How Nepal’s ultra-rich are using foreign direct investment to turn their black money into whiteA Centre for Investigative Journalism-Nepal report paints a damning picture of how illegal money is coming into country from tax havens in the form of foreign direct investment.
At a time when the government is making a pitch for foreign direct investment—to use it as a tool to bring in the much-required fund to boost economic activities—an investigative report by the Centre for Investigative Journalism-Nepal has painted a damning picture of how some Nepali politicians and businessmen are using foreign direct investment to bring illegal funds into the country.
Around 45 percent of money that came into Nepal in the form of FDI in the last two decades was from the British Virgin Islands, a Caribbean tax haven used by the world's most powerful to park and transfer their illicit wealth, the report says.
The report, based on an analysis of over 3,000 financial and court documents and interviews with over 70 individuals, has listed over 50 individuals from Nepal ranging from politicians to businesspersons to doctors, and explained the myriad ways they have been using to make their illegal funds sail into the national banking system through the Caribbean waters.
In a startling revelation, the CIJ-Nepal reports two-thirds of the FDI in Nepal has been sourced from the British Virgin Islands.
A survey report by the Nepal Rastra Bank in June last year said FDI totaling Rs137.68 billion has been endowed to the industries currently operating in Nepal. More than 60 percent of the FDI share, amounting to Rs82.65 billion, comes from tax haven countries, the report says, adding that the British Virgin Islands and nearby countries alone have an investment worth Rs62.78 billion in Nepal.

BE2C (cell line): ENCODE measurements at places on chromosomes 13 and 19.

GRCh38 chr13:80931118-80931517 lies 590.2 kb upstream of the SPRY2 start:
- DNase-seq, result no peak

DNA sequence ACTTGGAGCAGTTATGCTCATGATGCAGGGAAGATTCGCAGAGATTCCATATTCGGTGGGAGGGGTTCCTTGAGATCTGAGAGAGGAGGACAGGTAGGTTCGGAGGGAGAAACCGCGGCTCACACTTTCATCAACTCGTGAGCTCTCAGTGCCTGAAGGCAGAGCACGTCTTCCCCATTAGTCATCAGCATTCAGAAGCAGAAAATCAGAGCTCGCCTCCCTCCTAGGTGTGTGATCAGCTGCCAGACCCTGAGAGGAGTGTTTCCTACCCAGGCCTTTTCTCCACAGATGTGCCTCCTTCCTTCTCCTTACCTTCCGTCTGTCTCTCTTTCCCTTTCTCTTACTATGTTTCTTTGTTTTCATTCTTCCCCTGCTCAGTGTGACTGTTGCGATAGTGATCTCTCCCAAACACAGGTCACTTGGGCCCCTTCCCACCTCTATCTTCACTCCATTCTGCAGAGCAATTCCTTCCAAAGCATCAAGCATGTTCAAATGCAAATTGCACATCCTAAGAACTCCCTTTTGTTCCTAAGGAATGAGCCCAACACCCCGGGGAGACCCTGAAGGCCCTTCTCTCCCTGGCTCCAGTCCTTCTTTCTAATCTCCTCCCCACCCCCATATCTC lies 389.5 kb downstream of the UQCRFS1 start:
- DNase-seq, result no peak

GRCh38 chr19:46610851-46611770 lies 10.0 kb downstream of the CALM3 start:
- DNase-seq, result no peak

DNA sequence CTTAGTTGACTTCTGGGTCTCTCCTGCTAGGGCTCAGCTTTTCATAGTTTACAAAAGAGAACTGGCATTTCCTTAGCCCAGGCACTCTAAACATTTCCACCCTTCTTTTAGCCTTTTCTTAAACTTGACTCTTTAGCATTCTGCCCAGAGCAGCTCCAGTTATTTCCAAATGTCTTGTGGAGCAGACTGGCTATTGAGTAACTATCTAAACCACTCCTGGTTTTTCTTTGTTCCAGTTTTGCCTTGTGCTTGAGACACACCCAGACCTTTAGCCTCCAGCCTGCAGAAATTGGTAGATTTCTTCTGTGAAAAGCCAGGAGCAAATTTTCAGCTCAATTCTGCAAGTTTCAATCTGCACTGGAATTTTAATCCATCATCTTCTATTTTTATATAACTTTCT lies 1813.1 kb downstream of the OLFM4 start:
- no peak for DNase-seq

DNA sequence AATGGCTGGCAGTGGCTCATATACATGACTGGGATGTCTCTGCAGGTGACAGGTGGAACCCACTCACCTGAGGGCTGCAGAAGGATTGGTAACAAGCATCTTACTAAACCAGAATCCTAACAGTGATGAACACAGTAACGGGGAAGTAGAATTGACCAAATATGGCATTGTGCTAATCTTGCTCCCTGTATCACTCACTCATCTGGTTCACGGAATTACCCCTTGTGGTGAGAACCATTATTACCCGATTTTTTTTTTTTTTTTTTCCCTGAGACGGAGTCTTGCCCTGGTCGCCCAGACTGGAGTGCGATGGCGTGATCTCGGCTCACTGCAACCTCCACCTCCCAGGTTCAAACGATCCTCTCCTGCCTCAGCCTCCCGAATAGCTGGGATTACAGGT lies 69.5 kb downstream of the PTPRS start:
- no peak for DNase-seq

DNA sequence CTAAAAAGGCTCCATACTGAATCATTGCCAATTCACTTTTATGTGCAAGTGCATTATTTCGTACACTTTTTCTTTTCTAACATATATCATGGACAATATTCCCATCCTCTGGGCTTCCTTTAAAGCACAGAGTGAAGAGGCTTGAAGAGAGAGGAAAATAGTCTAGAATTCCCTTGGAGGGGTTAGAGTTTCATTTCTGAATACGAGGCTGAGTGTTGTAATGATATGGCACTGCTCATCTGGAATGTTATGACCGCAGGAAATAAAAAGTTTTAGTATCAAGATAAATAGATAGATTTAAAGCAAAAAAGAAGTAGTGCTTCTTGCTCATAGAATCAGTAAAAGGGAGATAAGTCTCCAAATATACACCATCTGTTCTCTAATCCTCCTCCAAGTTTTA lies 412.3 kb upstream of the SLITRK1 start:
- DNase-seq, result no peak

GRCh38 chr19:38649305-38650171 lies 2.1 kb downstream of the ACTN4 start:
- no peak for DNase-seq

The investigation also shows that statistics on FDI by different government authorities are contradictory. For example, the Department of Industries, one of the government bodies to grant FDI approval, has approved investment worth Rs282.91 billion, and Rs66.9 billion out it has been sourced from tax haven countries.
The report says investigation shows a significant difference between the amount approved by the government as FDI and the amount brought in the country. While the amount permitted by the Department of Industries was Rs66.9 billion, the central bank statistics show that Rs82.65 was received, raising questions as to how the unauthorised FDI worth Rs15.75 billion made its way to Nepal.
The FDI amount surpassing the approved amount cannot be possible without the consent from top government officials, the report said, quoting an anonymous Nepal Rastra Bank official. “Either the investment has not been approved or the profit on the initial investment has been reinvested,” the official told the CIJ. “The Department of Money Laundering Investigation has to look into the matter.”
What is more worrisome is there are no records with the government on the so-called FDI companies—whether they are functional or have ceased to exist, or they have just been registered with a view to laundering money in the name of FDI.
Financial analysts say the investigation shines a light on how Nepal has invariably failed to act against money laundering and crackdown on “illegal fund transfers in the name of FDI”, which not only has a corrosive effect on a country's economy but also weakens governance and damages social well-being.
Such shoddy investments, a former NRB official told the Post, will defeat the real purpose of FDI, as the motive behind transfers of such funds is to launder the illegally amassed wealth rather than establish legitimate businesses that can be beneficial to the country and its people.
“Such investments will neither create employment opportunities nor aid to the technology transfer, the two main aspects of FDI,” said the former national official seeking anonymity because his current position does not authorise him to speak on the matter. “Instead, such investments will tarnish Nepal’s image in the global arena and pose a threat to the stability of the financial system in the country.”
The revelation also could lead to a situation, experts warn, where Nepal could be blacklisted by the Financial Action Task Force, an intergovernmental organisation formed to combat money laundering.